However much you polish the cult of the leader, it’s still a cult of the leader. And it’s still shit.

    When you say the PYD controlled (and occupied) areas have ben relatively stable… that’s because they were spared Assad’s aerial bombardment and scorched earth because of pyd deals with Assad). The Turkish move on Afrin and the ISIS attack on Kobani are the big exceptions to this.

    You can make arguments for authoritarian, single-party, top-down rule, but I won’t agree with them. I am an anti-authoritarian and I support those in Syria who are anti-authoritarians.

    15 to 20% of Syria being ‘Kurdish’ is a remarkably high number. In any case, all of Syria belongs to every Syrian.

    Robin Yassin-Kassab

    April 26, 2018 at 10:57 am

    • The ‘remarkably high number’ is due to Fabrice Balanche. Check Institut Kurde and divide by the google population of Syria and you will get higher. Assad inflates numbers of Christians and deflates both Kurds and Turkmen – and you believe him.

      I am an anti-authoritarian and I support those in Syria who are anti-authoritarians, as well; you know as well as I do that the program of YPG is anti-authoritarian. But no military organization is internally anti-authoritarian. The tFSA are not anti-authoritarian they are genocides, this is not a military phenomenon, but an ideological feature. At random https://twitter.com/Kendal_Uzun/status/954762083278774274 There are million of these, you have stopped up your ears.

      The use of the word ‘fanboy’ for defenders of the Kurdish people is a genocidal meme, it is one of the sickest most disturbing phenomena of the last several years. It is a reduction of the Kurdish people to a musical fad, and those who use it will of course burn in the eternal fire. Every single use of it is demonic.

      TFSA has produced an expulsion on the same order of magnitude of Nakba ; the problem of Afrin will last just as long and be just as loud as the problem of Palestine. People try to justify this to themselves, e.g. blaming the leadership or PKK or whatever. This is exactly what hasbara says about the expulsion of the Palestinians.

      Again, the cult of personality is absurd, but no more dangerous than Christianity or Islam. Dear Leader doesn’t exist, or basically doesn’t.

      Mark S.

      April 26, 2018 at 1:07 pm

      • I am of course engaged in propaganda, but am not lying. Your claim that PYD was willfully spreading false pictures of Afrin is in fact a lie. There was an immense social effort to keep every fake picture down and to declare anyone circulating Aleppo or Gaza pictures to be an enemy. You didn’t notice this for the same reason you didn’t notice genocidal chants by tFSA soldiers. The result in Afrin was indeed not ‘a genocide’, it was a Nakba – its results will still be felt in a century.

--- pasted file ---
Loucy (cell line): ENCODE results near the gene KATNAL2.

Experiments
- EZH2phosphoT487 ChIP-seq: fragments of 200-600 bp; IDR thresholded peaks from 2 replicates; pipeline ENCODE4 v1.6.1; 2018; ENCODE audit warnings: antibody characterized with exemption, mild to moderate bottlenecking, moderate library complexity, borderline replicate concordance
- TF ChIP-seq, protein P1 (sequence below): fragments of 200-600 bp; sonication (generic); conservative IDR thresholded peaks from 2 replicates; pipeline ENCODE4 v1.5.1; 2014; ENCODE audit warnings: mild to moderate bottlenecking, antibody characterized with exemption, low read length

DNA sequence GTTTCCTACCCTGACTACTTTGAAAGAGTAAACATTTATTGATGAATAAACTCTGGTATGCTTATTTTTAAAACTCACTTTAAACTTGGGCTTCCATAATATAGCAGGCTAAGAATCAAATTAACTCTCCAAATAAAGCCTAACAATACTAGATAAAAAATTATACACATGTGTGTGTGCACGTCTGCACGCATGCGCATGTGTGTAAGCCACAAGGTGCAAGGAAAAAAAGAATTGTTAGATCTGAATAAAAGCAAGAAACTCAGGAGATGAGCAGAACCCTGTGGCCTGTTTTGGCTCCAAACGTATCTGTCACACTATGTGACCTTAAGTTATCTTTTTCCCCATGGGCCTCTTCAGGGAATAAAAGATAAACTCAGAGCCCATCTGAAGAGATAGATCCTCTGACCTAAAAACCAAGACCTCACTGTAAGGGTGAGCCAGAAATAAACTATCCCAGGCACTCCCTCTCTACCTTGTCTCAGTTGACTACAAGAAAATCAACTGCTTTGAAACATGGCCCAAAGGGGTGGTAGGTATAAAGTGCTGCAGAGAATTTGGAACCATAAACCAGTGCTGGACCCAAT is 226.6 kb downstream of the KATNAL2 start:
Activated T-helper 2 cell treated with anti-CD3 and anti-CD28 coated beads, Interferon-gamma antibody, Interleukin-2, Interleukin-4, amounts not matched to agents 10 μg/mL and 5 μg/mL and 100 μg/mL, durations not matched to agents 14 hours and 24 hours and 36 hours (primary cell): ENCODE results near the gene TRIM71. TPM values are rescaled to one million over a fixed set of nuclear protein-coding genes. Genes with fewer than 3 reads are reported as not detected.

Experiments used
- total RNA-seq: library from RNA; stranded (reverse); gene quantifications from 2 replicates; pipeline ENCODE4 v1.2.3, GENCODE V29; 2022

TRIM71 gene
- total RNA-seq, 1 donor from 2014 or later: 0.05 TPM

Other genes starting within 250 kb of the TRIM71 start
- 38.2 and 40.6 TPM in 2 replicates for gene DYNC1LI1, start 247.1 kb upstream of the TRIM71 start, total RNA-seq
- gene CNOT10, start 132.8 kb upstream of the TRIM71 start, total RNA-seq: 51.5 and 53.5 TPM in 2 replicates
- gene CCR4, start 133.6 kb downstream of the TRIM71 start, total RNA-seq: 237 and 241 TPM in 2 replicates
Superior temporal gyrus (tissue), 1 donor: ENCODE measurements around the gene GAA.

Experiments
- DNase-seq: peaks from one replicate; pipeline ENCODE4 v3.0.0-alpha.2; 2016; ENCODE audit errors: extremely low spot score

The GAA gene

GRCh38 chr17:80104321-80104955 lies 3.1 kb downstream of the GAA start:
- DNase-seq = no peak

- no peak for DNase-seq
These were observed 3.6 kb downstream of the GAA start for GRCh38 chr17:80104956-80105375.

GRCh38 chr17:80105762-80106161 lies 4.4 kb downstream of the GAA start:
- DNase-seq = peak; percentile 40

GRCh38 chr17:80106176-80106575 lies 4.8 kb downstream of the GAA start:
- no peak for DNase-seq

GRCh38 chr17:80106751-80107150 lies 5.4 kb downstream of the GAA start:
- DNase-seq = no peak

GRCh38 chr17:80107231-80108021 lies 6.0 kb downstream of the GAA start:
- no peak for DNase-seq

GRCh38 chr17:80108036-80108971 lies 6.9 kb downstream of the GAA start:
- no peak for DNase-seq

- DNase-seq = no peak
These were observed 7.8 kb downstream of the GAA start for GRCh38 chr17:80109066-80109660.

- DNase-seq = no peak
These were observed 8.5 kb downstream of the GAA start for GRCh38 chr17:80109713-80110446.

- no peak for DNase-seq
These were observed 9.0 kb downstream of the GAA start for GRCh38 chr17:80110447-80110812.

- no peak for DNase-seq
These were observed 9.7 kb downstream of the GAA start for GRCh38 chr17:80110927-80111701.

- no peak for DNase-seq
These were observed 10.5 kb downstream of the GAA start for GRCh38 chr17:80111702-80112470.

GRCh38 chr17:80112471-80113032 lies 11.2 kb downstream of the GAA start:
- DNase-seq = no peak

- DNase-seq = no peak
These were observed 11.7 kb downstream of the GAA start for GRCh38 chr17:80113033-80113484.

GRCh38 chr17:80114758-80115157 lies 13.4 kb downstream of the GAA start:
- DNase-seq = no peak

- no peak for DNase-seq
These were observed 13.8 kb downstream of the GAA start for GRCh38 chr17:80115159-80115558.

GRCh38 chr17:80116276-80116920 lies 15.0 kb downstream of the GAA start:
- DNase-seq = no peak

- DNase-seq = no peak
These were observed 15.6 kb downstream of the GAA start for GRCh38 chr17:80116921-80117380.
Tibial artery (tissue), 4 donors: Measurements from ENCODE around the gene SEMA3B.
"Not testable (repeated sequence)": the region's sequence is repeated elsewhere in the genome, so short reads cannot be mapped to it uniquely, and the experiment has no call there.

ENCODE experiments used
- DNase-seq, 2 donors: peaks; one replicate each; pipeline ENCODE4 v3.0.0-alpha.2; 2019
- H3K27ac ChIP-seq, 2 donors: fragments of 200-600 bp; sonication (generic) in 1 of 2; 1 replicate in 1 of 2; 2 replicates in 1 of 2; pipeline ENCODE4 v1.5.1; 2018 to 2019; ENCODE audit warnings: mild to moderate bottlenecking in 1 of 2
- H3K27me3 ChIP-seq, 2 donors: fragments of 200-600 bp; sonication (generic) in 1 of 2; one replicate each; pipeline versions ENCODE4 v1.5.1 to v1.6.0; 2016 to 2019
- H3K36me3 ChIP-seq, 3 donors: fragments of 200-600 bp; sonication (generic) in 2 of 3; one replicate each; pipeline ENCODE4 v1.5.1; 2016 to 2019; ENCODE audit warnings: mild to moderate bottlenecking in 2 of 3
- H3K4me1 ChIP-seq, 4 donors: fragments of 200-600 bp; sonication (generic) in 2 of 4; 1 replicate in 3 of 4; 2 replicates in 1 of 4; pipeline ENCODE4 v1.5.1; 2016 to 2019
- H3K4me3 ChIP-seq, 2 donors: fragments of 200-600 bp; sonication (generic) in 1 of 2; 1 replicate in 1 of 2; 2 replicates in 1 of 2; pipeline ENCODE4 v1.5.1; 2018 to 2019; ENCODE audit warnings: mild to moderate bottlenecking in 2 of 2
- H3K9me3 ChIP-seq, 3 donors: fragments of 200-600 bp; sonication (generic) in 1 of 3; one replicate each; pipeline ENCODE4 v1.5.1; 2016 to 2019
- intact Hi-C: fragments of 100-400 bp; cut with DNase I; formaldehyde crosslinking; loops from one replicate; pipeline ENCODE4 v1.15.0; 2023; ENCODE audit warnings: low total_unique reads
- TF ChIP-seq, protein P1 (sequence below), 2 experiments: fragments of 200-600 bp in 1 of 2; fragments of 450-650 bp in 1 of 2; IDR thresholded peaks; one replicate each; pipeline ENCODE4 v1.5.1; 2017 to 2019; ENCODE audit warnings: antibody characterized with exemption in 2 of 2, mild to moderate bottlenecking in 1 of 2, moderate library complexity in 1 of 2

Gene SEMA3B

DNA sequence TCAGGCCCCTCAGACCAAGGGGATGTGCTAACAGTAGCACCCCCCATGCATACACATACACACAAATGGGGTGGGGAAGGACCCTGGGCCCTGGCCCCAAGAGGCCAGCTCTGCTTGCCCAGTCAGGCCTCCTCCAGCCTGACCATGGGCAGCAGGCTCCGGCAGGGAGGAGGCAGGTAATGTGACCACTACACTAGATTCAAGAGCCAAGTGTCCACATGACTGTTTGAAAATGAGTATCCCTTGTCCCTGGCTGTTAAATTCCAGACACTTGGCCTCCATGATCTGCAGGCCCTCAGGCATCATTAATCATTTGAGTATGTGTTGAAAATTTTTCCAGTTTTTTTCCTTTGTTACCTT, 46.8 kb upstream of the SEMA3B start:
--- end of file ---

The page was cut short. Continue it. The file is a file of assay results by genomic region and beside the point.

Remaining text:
Mark S.

        April 26, 2018 at 1:17 pm

      • No, I am not aware that the PYD is anti-authoritarian. It runs a single-party statelet, imprisons opponents, shoots at protestors, forcibly conscripts men, women and children. All this has been proved. Your denial of it makes you a PYD fanboy.

        It appears you think I’m trying to defend Assad. You should read the letter again, and everything else I’ve written on Syria. I see Assad as the first cause of all the disasters of the last seven years.

        There has not been a genocide in Afrin, nor a Nakba (a Nakba-like situation may yet ensue, if Turkey refuses to allow civilians to return long-term, and if it moves in hundreds of thousands of Syrian Arabs. My letter warns against that disaster). Your shouting about genocide doesn’t help win support for Kurds in Afrin. The FSA are not guilty of genocide. It’s an absurd accusation. When you accuse them of genocide you make yourself feel good and set up positive vibes in your own echo chamber, but when talking beyond your own clique you actually do your cause damage. FSA fighters committed real crimes in Afrin. Shouting ‘genocide’ will just make informed people switch off.

        Please be aware that my first source for information and opinion on PYD rule comes from Kurds who have experienced it. When we wrote Burning Country I was very careful to interview Kurds, not Arabs, on this issue. And when my co-author interviewed Syrian Kurdish refugees in Iraqi Kurdistan, very many said they were fleeing PYD forced conscription.

        As this isn’t a debate, and your comments immediately descend into stupid (and racist) overgeneralisations, I won’t be approving any more of your comments.

        Robin Yassin-Kassab

        April 26, 2018 at 1:18 pm

  4. Very good piece Robin.

    Weren’t some of these signers to the Open Letter that is now calling on the US to “continue military support for the SDF” among the Leftists that were quick to condemn the Libyan thuwar for calling for the NATO no-fly zone that kept Libya from being in the same situation Syria is today, most likely with a 100K+ dead and still counting instead of ~30K plus or minus the 1 Libyan most mourned by the US Left.

    The Kurds would have done well to follow the example of the Libyan thuwar. They accepted NATO air support but never let them get their grimey boots on the ground, and that made all the difference in the political influence NATO could have. Libya today has plenty of problems, but they are, by and large, Libya’s problems.

    The Libya thuwar also demanded that NATO conduct what was probably the “cleanest” air war in history. Smart weapons were used exclusively. Major infrastructure was spared and there were less than a hundred unintended civilian causalities. Compare that to how they destroyed Raqqa to save it. Funny how the Left is on record as opposing one western military intervention “on principle” and now supports another “on principle.”